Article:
Type 1 Diabetes for almost 15 years/Grave's disease


Lizanne
Regular Member


Date Joined Aug 2005
Total Posts : 20
   Posted 9/27/2005 1:51 AM (GMT -7)   
Hi April, nice to hear from you.
First things first - a numb spot on 1 toe does not necessarily mean neuropathy, numb spots occur in people due to knocks, shoes pinching, even a bad back etc etc. I am not belittling your worries but as diabetics we are sometimes too quick to jump to the conclusion that everything that happens to us is due to a complication of diabetes. Have you done any reading into neuropathy. In my experience of having neuropathy and working with diabetics who have it, a numb spot is not usually the first symptom.

How long have you been diagnosed with Grave's Disease? Unstable thyroid disorders can also lead to some funny sensations in fingers and toes

As to my having children, unfortunately I lost 2 children before they were born. When I was in my child-bearing years so little was known about pregnancy and diabetes that bringing a child to full term was often not possible. This was due to the impure insulins, no blood sugar machines - only urine testing, lack of knowledge re diet etc etc etc.

Lizanne
Regular Member


Date Joined Aug 2005
Total Posts : 20
   Posted 9/27/2005 2:10 AM (GMT -7)   
Sorry, hit a wrong button and posted reply before finishing it.

Nowadays maternity and endocrine specialists work together and the chance of a successful pregnancy is as high as in the general population.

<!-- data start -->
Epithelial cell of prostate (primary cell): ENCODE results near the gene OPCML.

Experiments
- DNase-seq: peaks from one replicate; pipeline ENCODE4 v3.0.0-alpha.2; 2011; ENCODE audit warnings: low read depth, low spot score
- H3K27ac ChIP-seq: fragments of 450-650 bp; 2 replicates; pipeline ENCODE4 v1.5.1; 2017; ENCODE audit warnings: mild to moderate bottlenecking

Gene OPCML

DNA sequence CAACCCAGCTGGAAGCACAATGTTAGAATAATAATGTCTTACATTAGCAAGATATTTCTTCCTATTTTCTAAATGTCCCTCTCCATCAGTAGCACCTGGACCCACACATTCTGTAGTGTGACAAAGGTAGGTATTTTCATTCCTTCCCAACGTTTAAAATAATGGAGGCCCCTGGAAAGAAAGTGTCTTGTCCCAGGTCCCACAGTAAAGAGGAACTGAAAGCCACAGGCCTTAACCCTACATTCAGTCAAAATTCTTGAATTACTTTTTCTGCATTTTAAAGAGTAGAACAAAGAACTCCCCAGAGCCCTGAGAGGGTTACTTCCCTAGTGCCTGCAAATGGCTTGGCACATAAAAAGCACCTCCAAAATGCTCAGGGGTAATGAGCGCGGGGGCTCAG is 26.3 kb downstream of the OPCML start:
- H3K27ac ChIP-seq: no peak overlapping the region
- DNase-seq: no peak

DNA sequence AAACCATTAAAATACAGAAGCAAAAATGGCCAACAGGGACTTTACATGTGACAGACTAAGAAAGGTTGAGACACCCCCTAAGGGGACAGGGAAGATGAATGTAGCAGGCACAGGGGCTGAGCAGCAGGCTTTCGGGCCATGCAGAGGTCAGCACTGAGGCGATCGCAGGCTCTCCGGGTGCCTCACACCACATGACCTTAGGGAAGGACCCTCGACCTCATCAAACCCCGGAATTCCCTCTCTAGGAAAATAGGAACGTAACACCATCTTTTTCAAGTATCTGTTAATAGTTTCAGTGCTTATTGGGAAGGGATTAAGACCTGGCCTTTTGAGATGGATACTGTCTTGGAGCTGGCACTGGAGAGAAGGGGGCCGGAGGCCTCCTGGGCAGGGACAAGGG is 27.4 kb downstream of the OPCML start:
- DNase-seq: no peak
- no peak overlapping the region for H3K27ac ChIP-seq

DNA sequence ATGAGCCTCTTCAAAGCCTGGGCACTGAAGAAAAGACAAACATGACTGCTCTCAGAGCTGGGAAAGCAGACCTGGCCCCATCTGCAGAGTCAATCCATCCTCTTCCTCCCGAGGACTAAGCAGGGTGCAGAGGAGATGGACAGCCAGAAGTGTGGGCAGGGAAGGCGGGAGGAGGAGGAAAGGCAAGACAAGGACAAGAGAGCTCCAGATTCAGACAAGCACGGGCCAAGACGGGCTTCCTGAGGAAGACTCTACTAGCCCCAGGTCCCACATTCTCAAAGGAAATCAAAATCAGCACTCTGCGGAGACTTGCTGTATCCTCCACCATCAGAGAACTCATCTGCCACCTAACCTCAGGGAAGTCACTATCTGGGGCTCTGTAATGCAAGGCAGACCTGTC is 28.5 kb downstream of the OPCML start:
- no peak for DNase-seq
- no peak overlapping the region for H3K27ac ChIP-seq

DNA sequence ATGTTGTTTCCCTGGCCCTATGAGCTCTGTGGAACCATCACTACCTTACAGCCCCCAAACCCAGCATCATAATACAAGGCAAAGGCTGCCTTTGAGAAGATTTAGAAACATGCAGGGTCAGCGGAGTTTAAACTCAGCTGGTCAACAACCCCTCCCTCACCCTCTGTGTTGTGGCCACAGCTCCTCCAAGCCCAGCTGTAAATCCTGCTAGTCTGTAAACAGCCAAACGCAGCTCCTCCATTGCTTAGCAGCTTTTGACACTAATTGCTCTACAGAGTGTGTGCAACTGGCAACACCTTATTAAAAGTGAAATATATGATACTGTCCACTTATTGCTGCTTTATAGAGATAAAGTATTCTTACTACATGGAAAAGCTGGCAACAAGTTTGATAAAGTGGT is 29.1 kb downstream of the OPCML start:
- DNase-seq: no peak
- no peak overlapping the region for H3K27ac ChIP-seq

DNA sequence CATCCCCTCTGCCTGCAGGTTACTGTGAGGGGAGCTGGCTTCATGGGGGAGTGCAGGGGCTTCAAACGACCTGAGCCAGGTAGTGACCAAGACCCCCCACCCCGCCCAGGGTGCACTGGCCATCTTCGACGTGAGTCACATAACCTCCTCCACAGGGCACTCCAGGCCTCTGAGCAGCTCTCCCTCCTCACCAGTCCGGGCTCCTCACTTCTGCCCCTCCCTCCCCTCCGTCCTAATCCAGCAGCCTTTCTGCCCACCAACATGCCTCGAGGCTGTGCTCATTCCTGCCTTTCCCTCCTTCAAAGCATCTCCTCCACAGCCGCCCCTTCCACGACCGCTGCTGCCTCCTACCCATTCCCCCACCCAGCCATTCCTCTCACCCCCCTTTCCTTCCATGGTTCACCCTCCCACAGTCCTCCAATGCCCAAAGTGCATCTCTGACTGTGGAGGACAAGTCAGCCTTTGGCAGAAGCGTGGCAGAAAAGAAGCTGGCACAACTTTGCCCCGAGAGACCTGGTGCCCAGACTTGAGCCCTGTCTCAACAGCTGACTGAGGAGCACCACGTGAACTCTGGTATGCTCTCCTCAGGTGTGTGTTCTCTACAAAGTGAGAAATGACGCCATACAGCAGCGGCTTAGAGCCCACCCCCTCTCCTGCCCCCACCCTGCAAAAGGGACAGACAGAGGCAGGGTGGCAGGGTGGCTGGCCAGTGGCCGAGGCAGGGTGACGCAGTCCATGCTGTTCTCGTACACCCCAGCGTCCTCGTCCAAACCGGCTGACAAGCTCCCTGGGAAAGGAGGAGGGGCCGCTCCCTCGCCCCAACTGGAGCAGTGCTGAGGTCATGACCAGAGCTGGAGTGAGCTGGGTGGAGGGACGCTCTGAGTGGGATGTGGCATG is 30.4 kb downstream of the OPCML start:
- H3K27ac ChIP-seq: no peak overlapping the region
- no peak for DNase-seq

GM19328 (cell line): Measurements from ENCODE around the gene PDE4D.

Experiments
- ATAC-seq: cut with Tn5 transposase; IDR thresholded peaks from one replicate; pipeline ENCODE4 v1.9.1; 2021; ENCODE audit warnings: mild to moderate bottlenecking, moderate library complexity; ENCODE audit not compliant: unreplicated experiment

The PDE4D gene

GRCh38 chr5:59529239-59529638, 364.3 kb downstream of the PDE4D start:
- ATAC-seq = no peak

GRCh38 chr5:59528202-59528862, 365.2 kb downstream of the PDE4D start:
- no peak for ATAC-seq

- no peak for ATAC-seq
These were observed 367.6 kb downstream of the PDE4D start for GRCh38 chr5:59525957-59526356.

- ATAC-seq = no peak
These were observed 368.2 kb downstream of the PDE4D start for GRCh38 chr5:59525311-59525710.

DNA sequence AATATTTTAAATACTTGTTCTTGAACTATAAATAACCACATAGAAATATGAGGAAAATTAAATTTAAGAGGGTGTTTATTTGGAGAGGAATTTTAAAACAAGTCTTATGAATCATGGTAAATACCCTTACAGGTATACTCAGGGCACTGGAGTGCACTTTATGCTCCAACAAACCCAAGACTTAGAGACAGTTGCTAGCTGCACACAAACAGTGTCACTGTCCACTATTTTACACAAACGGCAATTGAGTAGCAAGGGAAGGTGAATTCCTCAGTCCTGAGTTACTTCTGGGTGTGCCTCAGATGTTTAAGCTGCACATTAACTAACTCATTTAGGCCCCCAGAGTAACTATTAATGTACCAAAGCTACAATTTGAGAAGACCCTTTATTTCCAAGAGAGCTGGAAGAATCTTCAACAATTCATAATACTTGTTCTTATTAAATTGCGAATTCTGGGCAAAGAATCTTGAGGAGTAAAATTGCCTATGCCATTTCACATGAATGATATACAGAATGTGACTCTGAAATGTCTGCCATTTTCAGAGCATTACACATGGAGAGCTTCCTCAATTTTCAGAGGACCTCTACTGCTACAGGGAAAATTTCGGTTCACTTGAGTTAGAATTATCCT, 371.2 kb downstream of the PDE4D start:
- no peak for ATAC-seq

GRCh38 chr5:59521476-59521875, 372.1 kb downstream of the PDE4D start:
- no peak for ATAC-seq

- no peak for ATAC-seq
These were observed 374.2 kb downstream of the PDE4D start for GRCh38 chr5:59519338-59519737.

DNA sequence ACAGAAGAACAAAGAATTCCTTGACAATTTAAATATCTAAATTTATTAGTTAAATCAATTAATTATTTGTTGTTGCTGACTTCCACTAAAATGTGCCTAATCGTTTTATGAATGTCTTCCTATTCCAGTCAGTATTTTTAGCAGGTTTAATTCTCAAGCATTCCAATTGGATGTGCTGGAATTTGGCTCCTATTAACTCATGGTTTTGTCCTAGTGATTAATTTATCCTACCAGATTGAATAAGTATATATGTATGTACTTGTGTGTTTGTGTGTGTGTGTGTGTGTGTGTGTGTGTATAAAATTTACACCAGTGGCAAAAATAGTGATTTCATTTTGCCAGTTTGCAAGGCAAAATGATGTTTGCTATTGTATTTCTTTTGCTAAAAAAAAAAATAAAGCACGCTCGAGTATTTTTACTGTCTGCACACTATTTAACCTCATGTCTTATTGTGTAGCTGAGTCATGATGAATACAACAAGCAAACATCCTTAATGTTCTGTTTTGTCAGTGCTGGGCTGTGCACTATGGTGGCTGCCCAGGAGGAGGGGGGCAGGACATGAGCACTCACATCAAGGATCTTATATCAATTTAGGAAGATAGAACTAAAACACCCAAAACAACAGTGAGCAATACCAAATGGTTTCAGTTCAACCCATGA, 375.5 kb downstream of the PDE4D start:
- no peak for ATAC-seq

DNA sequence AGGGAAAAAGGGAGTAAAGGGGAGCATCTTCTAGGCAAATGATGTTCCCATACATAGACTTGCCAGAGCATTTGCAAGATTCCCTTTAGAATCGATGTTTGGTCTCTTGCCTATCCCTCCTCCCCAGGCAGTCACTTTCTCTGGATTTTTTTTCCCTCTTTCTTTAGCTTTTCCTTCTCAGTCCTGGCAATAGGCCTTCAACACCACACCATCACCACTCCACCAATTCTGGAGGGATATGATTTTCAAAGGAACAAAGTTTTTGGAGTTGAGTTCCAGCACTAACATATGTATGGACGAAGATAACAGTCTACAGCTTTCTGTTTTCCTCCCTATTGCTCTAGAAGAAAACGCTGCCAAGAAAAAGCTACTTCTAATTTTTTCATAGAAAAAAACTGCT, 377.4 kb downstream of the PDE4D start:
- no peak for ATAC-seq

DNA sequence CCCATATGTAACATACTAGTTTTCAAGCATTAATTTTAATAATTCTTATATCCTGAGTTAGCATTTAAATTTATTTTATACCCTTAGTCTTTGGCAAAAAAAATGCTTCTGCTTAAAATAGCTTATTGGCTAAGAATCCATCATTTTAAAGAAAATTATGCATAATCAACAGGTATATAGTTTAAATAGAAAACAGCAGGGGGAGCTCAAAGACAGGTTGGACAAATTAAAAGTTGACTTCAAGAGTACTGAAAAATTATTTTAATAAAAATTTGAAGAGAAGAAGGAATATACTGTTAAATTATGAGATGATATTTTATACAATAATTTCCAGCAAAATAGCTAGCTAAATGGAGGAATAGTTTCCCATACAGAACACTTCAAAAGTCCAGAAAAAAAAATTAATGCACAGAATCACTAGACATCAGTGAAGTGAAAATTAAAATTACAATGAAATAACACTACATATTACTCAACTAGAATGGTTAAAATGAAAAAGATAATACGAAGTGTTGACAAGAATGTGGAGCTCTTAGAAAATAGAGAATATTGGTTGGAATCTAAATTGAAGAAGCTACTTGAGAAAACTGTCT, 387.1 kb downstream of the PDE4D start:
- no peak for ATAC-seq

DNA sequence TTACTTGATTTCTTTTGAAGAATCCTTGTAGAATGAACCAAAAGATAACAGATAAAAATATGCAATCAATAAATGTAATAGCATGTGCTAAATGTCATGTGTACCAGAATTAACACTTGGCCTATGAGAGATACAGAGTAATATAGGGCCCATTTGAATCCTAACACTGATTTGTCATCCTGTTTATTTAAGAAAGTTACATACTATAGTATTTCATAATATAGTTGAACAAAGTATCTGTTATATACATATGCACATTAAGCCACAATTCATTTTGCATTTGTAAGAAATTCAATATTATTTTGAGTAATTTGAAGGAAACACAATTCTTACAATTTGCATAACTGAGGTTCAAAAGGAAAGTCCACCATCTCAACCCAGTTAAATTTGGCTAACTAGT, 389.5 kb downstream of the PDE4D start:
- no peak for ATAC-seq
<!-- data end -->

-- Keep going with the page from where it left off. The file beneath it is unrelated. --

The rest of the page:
Must go now, it is 09.55 hours here and I have a long day in front of me. Shopping, meeting friends for lunch - all those difficult things one has to cope with when one retires. Look after yourself and remember you are an individual that has adapted diabetes to your lifestyle, never use the word diabetic to describe yourself.

This is hard to explain but I hate it when people say I am a diabetic, you are not you are a person with a name, personality and everything that goes with that. Diabetes is only a small part of what makes you you. You are a person/individual first and the diabetes lives with you. Anyone who calls me a diabetic gets into BIG trouble, especially Doctors and Nurses. If they see me as a diagnosis they had better watch out, I do not fit into a text book and text books do not describe me. I tell them that and they are really shocked, the good ones then work with me as an individual aqnd we get on fine.

devine007
Regular Member


Date Joined Feb 2005
Total Posts : 76
   Posted 9/27/2005 8:32 AM (GMT -7)   
Hello April, my name is Robyn. I'm 25 and have been type one for 24 years. I just wanted to let you know that 15 months ago I gave birth to my first very healthy baby (and she was only 8lbs 3 oz) and am now pregnant with a second. Just so long as you check your sugars, take your insulin and eat properly you'll have no problems having kids. As for your tingling toe, i used to get some tingling or numbness in my feet after working. My doctor told me to buy better shoes and believe it or not i haven't had a problem since! Hope this helps. Robyn

April S
New Member


Date Joined Sep 2005
Total Posts : 4
   Posted 9/27/2005 8:47 AM (GMT -7)   
My doctor also suggested that I be fitted and buy a good pair of running shoes and wear them as much as I can.  What type of shoes did you get when your doctor told you this?  Were they like orthopaedic type shoes or regular Nikes or somethng like that?